I note the peer review panel report discussed the circumstances in which
it considered the surgeon had engaged in inappropriate billing practices,
including billing for surgeries that were not performed; utilising multiple
item numbers that are mutually exclusive; and utilising item numbers not
in the spirit of the funding agreements. I consider the matters discussed
by the peer review panel report provided sufcient information to cause
WorkSafe to initiate an investigation into whether or not the surgeon
had engaged in billing practices which contravened the provisions of the
Accident CompensationAct relating to obtaining payments fraudulently
and/or by providing false information.
20
21
My emphasis.
Supra.
related to over-servicing and
accordance with its best practice
were received by letter, e-mail
surgeon’s billing practices.
32
102. In considering how WorkSafe applies its section 248B(2) obligation,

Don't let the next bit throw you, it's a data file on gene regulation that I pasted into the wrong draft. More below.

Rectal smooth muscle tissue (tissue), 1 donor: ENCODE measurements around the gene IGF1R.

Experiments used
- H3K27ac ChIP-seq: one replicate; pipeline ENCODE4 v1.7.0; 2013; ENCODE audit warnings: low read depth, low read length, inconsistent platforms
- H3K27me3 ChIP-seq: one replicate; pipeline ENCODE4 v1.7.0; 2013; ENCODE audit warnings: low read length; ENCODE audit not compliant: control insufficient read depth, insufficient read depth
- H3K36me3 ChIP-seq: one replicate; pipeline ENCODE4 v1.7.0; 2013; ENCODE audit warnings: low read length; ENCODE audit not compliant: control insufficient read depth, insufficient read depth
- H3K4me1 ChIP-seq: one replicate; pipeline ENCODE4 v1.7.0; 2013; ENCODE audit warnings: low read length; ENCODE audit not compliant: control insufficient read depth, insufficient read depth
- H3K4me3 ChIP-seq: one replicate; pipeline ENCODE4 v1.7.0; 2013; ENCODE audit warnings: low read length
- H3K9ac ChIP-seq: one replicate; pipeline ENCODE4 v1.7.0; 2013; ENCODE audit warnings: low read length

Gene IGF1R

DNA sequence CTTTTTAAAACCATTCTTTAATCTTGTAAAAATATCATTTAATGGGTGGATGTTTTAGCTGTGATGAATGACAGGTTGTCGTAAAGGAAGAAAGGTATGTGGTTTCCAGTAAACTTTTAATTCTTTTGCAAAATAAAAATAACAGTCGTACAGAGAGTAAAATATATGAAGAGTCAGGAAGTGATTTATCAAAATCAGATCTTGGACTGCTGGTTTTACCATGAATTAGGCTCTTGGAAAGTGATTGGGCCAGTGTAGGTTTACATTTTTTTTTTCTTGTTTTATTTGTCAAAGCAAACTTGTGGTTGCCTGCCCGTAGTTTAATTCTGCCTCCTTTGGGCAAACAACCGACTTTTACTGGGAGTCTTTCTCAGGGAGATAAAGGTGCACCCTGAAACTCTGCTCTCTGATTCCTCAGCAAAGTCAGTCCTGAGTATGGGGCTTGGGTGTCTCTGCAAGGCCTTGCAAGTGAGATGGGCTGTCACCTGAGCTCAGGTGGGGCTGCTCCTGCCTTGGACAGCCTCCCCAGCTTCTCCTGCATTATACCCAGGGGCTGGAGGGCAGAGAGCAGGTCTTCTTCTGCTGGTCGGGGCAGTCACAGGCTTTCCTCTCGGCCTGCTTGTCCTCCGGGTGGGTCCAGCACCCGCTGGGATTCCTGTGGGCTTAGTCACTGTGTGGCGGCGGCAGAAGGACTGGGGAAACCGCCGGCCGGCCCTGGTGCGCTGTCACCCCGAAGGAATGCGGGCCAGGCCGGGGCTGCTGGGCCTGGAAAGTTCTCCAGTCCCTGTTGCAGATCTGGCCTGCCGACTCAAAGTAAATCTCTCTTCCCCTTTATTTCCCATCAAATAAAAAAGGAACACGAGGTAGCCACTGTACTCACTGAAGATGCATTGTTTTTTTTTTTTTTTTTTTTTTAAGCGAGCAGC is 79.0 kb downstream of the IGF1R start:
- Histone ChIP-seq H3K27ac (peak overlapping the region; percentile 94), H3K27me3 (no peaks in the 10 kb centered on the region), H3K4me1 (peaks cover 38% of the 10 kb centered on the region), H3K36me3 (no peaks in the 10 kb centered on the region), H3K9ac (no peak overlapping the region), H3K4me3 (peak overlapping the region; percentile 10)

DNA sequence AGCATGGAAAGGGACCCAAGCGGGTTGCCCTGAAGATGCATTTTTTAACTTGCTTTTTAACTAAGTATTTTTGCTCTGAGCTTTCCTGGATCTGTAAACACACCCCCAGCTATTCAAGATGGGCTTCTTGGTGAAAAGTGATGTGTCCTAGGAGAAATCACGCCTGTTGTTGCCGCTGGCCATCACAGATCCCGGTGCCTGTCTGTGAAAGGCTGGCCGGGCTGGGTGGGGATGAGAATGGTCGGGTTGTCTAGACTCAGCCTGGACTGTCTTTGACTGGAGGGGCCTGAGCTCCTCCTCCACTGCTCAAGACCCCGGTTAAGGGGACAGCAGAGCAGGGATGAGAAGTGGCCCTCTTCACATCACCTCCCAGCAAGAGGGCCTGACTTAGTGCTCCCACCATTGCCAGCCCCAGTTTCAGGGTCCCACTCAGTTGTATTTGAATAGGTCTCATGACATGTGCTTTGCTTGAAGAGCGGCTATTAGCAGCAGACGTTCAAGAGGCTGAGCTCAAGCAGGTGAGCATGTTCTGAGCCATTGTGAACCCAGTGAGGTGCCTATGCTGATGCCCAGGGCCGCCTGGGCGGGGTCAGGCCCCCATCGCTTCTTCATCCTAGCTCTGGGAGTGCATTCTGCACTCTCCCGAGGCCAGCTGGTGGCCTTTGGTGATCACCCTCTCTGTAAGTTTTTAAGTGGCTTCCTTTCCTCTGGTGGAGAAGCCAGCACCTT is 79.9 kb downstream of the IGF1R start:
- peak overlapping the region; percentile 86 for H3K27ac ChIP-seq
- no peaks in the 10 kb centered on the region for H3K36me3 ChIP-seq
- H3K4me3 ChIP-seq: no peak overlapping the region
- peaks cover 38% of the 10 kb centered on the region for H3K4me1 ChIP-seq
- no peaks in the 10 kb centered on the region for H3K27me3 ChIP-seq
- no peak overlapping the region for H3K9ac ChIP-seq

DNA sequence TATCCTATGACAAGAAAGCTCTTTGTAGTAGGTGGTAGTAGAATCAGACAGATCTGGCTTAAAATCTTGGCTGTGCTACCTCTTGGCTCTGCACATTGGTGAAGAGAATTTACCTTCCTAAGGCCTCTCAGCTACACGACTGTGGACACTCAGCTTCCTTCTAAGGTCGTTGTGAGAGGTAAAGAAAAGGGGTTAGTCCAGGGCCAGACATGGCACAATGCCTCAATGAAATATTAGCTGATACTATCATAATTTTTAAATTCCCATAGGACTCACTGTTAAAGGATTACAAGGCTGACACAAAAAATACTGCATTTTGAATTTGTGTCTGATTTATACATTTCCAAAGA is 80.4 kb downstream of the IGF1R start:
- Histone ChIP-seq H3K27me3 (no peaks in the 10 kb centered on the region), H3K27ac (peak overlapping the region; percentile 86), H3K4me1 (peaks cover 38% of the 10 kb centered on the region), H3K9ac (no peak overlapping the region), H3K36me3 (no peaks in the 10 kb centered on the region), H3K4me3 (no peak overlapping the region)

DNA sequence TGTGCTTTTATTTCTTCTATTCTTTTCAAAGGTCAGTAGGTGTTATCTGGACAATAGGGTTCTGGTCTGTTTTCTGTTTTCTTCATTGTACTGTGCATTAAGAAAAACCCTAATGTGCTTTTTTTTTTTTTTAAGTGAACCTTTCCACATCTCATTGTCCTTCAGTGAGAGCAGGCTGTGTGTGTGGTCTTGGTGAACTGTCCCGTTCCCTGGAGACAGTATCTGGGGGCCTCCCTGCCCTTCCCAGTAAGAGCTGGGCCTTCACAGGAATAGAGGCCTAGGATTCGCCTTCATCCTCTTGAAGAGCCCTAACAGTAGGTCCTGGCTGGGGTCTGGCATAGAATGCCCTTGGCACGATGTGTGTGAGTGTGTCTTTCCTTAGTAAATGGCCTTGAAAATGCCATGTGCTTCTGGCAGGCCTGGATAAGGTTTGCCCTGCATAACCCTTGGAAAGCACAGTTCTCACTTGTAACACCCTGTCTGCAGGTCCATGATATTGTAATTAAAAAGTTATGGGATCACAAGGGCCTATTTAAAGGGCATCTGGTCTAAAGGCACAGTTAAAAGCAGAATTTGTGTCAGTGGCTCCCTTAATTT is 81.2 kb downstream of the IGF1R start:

on 17 December 2008 my requested and were provided with
the last ten WorkSafe had made to Victoria Police under
section 248B(2) of the Accident Compensation Act. In these ten matters
it took WorkSafe an average of six and a half days following receipt
of the allegations to notify Victoria Police. Seven of the matters were
referred within six days. WorkSafe’s
I consider WorkSafe failed to act in records indicate these ten allegations
manual in relation to the investigation dishonest claims. The allegations
it commenced in May 2008 regarding a and telephone from a variety of
sources, including ex-partners and
anonymous persons. From the
information provided to my it appears that in these ten matters
WorkSafe had Victoria Police at a time when WorkSafe intended
to conduct an investigation in which there was potential to involve fraud